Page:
It's bad but not unplayable, certainly at 1550 level and the continuation you give exacerbates black's problems. I think in the absence of an opening book the computer struggles to find the best moves in the opening.
There are a number of problems:
- Black has pretty much ceded the center
- Lost castling rights leaving the king stranded on an open file, although the queens coming off makes this much less of a problem.
- Awkward development
- The c5 pawn would be much better on c6 controlling both d5 and b5
- The fundamental idea of playing c5 against white's e4 opening is to fight for the h8-a1 diagonal. This means putting a bishop on g7 and maybe a pawn on d6. That just isn't going to happen in this kind of setup.
After 3... dxc5 my Stockfish running on my computer gives about +1.35 after letting it run for a while, coming down from higher levels. It much prefers, what is a standard idea in these kinds of positions, 3... Qa5+ followed by Qxc5 which it evaluates at about +0.75.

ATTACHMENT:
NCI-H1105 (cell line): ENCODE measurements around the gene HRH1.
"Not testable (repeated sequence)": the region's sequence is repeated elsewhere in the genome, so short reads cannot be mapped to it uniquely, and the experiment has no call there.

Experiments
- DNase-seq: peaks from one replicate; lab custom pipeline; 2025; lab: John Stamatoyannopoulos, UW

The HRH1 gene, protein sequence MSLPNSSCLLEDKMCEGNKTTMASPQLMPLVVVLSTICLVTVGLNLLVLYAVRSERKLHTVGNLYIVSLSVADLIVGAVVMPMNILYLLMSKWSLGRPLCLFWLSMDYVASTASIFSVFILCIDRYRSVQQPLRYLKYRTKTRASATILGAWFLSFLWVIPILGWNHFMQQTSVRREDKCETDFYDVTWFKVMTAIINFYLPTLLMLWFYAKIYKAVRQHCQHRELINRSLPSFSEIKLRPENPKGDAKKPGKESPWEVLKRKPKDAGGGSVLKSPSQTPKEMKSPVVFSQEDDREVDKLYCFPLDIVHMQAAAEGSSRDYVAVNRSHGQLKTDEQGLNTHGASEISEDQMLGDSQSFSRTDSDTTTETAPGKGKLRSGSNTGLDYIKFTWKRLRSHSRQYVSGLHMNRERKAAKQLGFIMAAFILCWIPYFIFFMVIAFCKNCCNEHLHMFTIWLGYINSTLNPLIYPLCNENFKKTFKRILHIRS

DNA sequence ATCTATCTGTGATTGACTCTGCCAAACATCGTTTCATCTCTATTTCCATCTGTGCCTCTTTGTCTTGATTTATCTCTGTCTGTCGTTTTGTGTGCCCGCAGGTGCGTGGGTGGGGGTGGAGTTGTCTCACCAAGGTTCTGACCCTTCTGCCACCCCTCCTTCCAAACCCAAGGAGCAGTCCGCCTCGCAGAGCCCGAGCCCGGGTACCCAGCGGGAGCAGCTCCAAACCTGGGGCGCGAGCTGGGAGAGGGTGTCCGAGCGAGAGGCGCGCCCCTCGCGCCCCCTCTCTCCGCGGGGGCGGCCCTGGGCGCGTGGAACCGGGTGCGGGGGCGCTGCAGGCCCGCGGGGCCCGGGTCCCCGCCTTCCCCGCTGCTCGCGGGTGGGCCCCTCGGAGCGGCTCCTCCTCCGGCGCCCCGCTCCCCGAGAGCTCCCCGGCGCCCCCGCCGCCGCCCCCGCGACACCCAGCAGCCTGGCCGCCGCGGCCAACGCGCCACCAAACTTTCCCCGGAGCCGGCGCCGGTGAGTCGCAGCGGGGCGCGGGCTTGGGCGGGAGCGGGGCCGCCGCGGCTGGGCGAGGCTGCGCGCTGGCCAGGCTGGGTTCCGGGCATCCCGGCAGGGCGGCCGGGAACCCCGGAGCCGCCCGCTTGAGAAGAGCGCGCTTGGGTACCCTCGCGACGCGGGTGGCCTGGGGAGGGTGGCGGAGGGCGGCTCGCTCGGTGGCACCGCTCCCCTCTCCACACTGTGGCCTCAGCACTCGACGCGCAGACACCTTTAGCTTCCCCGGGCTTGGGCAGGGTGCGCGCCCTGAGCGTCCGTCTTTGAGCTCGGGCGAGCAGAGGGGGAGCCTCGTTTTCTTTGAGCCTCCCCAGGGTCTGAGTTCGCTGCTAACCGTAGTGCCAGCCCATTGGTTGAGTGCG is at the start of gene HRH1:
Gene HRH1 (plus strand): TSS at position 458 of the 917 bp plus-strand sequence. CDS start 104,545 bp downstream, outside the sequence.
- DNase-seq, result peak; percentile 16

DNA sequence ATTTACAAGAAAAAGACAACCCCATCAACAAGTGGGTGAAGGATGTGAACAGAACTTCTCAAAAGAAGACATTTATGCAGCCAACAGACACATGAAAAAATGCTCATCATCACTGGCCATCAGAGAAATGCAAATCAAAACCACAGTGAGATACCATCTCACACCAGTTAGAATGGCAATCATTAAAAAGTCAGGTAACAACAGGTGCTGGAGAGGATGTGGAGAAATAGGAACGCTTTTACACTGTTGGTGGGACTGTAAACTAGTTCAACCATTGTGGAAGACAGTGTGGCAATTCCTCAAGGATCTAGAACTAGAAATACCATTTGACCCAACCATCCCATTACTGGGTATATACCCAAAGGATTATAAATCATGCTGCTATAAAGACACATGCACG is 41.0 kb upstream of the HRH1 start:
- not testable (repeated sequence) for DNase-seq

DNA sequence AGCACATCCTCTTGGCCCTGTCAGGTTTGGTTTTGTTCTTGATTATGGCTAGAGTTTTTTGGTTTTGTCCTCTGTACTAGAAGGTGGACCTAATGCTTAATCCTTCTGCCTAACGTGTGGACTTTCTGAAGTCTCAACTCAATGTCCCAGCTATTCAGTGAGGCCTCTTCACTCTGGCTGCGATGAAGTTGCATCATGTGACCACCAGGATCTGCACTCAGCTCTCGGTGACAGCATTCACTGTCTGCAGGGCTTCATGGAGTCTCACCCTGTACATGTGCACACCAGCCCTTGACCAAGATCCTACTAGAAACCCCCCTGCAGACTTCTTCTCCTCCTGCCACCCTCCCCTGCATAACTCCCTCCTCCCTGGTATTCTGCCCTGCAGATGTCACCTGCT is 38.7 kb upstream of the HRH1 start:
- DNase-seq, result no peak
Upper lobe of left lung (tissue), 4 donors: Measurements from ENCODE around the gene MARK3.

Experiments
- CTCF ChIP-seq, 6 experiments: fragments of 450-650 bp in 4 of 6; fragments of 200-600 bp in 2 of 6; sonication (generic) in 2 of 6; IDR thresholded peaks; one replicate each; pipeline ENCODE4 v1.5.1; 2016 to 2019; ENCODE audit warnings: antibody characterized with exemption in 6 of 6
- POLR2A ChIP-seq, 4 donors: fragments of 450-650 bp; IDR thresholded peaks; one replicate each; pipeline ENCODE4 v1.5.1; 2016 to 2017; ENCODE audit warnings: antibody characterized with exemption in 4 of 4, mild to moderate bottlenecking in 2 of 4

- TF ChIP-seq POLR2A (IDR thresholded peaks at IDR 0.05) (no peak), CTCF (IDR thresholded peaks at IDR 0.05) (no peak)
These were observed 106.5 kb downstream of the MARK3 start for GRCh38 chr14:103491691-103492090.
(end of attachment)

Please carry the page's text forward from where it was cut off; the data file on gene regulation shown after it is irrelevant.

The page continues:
Compare this with "Yawn" variation of the Black Lion:
[Title "Black Lion - 'Yawn' variation"]
1. e4 d6 2. d4 Nf6 3. Nc3 e5 4. dxe5 dxe5 5. Qxd8 Kxd8
Black has again given up castling rights and the king is again on an open file but development is much easier and the e5 pawn gives a firm grip of the center. For black it is going to be important to control both b5 and d5 to prevent the white knight going to either of those two squares from c3. In the Black Lion position that can be achieved by one move, c6. In your position with the pawn already on c5 it takes two moves, a6 and e6.
With the queens off my Stockfish evaluates this as about +0.45.
Incidentally, my Stockfish prefers a more flexible arrangement for black delaying commitment of the b8 knight and instead safeguarding against white knight infiltration by playing e6 and a6 immediately:
1. e4 d6 2. d4 c5 3. dxc5 dxc5 4. Qxd8 Kxd8 5. Nc3 e6 6. Be3 a6
which it evaluates at +1.15